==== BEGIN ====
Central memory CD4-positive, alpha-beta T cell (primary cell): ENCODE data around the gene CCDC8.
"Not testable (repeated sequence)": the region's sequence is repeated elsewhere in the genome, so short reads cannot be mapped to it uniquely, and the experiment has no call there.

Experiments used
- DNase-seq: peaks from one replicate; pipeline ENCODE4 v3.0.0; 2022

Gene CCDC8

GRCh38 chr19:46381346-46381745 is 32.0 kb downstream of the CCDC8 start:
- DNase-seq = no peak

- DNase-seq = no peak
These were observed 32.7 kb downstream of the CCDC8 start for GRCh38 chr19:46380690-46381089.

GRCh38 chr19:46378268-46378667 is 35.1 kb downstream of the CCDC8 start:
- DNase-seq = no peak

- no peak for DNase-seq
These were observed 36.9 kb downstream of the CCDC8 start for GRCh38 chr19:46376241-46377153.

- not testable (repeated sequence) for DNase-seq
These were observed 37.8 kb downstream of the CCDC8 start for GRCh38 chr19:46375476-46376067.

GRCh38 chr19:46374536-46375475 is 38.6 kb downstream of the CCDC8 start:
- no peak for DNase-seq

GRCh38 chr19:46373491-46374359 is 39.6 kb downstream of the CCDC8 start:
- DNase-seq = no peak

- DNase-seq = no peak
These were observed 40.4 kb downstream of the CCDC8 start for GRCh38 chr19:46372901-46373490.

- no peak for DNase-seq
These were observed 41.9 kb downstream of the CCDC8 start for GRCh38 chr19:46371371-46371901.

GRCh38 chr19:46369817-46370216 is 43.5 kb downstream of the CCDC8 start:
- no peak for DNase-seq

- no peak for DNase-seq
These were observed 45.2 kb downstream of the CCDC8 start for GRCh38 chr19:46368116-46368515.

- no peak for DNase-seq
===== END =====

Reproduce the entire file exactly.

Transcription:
Central memory CD4-positive, alpha-beta T cell (primary cell): ENCODE data around the gene CCDC8.
"Not testable (repeated sequence)": the region's sequence is repeated elsewhere in the genome, so short reads cannot be mapped to it uniquely, and the experiment has no call there.

Experiments used
- DNase-seq: peaks from one replicate; pipeline ENCODE4 v3.0.0; 2022

Gene CCDC8

GRCh38 chr19:46381346-46381745 is 32.0 kb downstream of the CCDC8 start:
- DNase-seq = no peak

- DNase-seq = no peak
These were observed 32.7 kb downstream of the CCDC8 start for GRCh38 chr19:46380690-46381089.

GRCh38 chr19:46378268-46378667 is 35.1 kb downstream of the CCDC8 start:
- DNase-seq = no peak

- no peak for DNase-seq
These were observed 36.9 kb downstream of the CCDC8 start for GRCh38 chr19:46376241-46377153.

- not testable (repeated sequence) for DNase-seq
These were observed 37.8 kb downstream of the CCDC8 start for GRCh38 chr19:46375476-46376067.

GRCh38 chr19:46374536-46375475 is 38.6 kb downstream of the CCDC8 start:
- no peak for DNase-seq

GRCh38 chr19:46373491-46374359 is 39.6 kb downstream of the CCDC8 start:
- DNase-seq = no peak

- DNase-seq = no peak
These were observed 40.4 kb downstream of the CCDC8 start for GRCh38 chr19:46372901-46373490.

- no peak for DNase-seq
These were observed 41.9 kb downstream of the CCDC8 start for GRCh38 chr19:46371371-46371901.

GRCh38 chr19:46369817-46370216 is 43.5 kb downstream of the CCDC8 start:
- no peak for DNase-seq

- no peak for DNase-seq
These were observed 45.2 kb downstream of the CCDC8 start for GRCh38 chr19:46368116-46368515.

- no peak for DNase-seq